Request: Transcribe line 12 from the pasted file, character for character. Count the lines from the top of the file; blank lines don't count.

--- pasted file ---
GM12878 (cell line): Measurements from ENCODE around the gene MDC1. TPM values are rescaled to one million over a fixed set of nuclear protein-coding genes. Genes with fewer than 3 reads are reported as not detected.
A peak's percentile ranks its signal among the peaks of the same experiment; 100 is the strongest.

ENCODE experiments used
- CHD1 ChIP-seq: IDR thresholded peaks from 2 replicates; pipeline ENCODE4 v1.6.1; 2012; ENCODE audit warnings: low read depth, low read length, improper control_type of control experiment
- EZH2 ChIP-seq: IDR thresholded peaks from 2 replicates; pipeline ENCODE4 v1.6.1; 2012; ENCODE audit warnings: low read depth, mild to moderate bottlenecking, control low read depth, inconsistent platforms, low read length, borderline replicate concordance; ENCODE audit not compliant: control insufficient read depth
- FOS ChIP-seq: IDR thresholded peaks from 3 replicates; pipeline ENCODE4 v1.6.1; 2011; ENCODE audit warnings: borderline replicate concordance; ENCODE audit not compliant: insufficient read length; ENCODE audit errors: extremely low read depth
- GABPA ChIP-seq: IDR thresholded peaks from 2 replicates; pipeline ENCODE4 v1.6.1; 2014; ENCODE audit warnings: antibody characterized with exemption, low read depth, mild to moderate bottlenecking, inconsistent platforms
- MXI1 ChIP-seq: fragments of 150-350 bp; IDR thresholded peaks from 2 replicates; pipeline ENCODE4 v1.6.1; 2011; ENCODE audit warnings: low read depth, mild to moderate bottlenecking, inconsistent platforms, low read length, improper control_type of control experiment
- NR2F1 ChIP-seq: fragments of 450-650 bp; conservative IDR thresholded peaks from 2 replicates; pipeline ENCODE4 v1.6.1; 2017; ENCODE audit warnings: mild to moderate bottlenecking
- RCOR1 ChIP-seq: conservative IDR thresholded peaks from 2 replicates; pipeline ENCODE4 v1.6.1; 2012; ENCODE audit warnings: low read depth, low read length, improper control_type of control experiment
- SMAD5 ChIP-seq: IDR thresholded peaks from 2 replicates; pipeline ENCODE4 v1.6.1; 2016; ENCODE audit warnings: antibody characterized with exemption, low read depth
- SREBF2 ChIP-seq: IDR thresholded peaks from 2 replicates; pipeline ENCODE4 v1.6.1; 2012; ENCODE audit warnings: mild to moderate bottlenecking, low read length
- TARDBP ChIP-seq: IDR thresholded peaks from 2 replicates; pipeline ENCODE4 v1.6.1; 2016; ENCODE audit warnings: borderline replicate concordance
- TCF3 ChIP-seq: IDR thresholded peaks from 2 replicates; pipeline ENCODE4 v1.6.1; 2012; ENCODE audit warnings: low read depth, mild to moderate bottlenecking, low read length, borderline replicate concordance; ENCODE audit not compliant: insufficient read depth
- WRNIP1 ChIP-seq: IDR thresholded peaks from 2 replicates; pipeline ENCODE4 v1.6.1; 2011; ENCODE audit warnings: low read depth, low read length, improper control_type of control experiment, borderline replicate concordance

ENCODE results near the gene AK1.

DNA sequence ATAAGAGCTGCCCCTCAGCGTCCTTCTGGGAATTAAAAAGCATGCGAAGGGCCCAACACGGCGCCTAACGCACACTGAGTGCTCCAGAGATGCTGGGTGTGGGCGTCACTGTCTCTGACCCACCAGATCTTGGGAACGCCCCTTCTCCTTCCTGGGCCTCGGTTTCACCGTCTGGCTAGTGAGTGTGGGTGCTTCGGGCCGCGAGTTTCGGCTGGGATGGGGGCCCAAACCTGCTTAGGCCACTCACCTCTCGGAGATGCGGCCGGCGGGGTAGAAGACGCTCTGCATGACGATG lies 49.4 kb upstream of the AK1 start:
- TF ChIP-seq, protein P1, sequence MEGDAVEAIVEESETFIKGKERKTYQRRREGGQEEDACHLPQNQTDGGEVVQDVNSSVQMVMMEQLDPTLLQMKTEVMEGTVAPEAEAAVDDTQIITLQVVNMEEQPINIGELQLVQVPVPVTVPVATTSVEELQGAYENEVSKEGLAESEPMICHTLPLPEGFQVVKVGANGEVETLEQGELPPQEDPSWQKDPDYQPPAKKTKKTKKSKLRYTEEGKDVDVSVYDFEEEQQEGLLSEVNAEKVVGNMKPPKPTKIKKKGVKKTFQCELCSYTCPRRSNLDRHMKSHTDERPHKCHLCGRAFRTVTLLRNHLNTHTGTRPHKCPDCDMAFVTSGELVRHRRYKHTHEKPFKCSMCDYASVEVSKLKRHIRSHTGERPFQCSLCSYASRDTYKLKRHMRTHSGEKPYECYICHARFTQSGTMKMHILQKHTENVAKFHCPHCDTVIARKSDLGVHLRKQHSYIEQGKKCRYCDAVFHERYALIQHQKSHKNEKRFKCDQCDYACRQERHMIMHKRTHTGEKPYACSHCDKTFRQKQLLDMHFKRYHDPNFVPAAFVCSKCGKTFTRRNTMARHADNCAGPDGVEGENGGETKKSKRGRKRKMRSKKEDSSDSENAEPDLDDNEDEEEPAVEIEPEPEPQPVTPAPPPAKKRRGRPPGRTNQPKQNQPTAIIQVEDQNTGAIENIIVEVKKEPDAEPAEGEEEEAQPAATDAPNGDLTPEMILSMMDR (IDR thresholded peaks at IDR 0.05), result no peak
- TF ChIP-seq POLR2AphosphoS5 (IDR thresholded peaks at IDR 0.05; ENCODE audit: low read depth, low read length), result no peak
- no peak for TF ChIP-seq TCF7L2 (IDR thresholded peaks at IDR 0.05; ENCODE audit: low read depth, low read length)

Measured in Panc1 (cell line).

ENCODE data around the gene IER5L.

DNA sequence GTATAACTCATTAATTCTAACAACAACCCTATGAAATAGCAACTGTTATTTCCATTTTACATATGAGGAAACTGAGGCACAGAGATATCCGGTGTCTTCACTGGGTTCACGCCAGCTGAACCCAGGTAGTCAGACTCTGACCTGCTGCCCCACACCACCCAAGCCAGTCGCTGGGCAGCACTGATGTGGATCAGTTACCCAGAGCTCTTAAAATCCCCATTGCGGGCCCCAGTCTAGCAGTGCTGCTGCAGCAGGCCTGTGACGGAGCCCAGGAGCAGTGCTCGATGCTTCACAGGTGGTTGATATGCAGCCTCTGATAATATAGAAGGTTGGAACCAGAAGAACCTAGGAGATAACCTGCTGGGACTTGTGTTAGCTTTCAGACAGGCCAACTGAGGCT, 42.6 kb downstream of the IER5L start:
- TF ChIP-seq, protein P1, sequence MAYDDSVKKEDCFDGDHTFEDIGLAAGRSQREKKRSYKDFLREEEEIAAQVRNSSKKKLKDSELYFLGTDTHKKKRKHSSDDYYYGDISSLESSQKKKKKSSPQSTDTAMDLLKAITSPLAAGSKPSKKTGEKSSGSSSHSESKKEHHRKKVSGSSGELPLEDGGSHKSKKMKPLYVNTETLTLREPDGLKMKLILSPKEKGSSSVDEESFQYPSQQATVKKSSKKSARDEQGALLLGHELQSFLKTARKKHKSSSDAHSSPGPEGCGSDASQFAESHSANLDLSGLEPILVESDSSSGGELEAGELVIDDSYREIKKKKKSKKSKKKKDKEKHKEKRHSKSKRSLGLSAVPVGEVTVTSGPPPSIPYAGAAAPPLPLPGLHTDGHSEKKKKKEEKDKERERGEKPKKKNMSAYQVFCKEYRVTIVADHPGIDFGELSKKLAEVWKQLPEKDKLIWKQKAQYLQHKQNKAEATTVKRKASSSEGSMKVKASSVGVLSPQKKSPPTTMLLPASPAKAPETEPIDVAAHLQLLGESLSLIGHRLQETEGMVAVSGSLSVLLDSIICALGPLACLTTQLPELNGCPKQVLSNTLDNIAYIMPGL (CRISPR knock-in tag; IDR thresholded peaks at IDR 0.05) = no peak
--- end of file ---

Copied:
- SREBF2 ChIP-seq: IDR thresholded peaks from 2 replicates; pipeline ENCODE4 v1.6.1; 2012; ENCODE audit warnings: mild to moderate bottlenecking, low read length